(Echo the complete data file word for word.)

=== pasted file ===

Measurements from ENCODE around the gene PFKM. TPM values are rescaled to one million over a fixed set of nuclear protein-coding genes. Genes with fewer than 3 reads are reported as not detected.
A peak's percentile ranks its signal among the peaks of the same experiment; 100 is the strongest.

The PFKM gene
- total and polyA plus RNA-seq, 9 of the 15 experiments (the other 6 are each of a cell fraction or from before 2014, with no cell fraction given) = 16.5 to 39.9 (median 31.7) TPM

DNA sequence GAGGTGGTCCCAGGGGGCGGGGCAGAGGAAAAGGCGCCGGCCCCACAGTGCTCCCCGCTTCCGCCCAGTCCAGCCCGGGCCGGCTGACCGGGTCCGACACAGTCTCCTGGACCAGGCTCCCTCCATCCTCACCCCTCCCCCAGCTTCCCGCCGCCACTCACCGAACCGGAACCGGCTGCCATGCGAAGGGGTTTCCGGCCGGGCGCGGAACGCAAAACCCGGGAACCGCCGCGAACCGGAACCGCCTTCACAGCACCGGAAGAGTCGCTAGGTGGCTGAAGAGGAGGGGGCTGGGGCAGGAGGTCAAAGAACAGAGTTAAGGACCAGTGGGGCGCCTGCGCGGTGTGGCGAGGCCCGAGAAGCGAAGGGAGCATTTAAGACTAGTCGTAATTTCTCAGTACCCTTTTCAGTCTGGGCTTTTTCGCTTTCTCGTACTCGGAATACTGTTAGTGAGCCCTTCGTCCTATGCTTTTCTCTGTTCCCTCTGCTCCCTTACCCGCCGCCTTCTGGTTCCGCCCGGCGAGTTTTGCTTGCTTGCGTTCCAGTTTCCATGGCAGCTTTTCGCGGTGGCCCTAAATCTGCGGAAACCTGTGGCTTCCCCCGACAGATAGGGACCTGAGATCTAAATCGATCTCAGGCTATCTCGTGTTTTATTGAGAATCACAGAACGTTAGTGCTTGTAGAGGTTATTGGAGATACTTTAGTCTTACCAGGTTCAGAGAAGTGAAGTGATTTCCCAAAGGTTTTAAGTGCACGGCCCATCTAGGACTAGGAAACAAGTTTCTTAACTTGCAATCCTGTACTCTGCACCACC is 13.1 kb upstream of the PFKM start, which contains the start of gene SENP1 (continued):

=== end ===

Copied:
Measurements from ENCODE around the gene PFKM. TPM values are rescaled to one million over a fixed set of nuclear protein-coding genes. Genes with fewer than 3 reads are reported as not detected.
A peak's percentile ranks its signal among the peaks of the same experiment; 100 is the strongest.

The PFKM gene
- total and polyA plus RNA-seq, 9 of the 15 experiments (the other 6 are each of a cell fraction or from before 2014, with no cell fraction given) = 16.5 to 39.9 (median 31.7) TPM

DNA sequence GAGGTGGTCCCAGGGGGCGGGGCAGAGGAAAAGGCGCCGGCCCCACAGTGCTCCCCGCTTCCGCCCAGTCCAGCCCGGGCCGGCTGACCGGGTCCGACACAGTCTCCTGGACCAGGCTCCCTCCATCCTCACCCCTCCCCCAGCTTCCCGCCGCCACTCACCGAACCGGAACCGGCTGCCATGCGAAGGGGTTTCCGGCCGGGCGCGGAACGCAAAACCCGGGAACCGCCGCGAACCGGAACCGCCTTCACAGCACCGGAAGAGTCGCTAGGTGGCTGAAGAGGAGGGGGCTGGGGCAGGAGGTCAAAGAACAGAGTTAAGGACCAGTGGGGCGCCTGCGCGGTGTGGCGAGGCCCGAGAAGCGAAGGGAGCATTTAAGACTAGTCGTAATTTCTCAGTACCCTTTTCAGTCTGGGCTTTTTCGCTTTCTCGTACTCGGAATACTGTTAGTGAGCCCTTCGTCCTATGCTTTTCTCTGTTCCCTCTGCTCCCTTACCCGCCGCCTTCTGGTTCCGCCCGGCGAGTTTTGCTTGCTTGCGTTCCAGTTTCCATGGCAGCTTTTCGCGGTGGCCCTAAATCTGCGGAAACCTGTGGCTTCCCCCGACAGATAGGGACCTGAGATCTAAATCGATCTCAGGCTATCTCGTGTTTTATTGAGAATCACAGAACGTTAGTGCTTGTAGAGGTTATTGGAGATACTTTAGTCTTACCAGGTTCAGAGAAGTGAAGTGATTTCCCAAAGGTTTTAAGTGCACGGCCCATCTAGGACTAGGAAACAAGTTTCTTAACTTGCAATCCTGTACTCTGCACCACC is 13.1 kb upstream of the PFKM start, which contains the start of gene SENP1 (continued):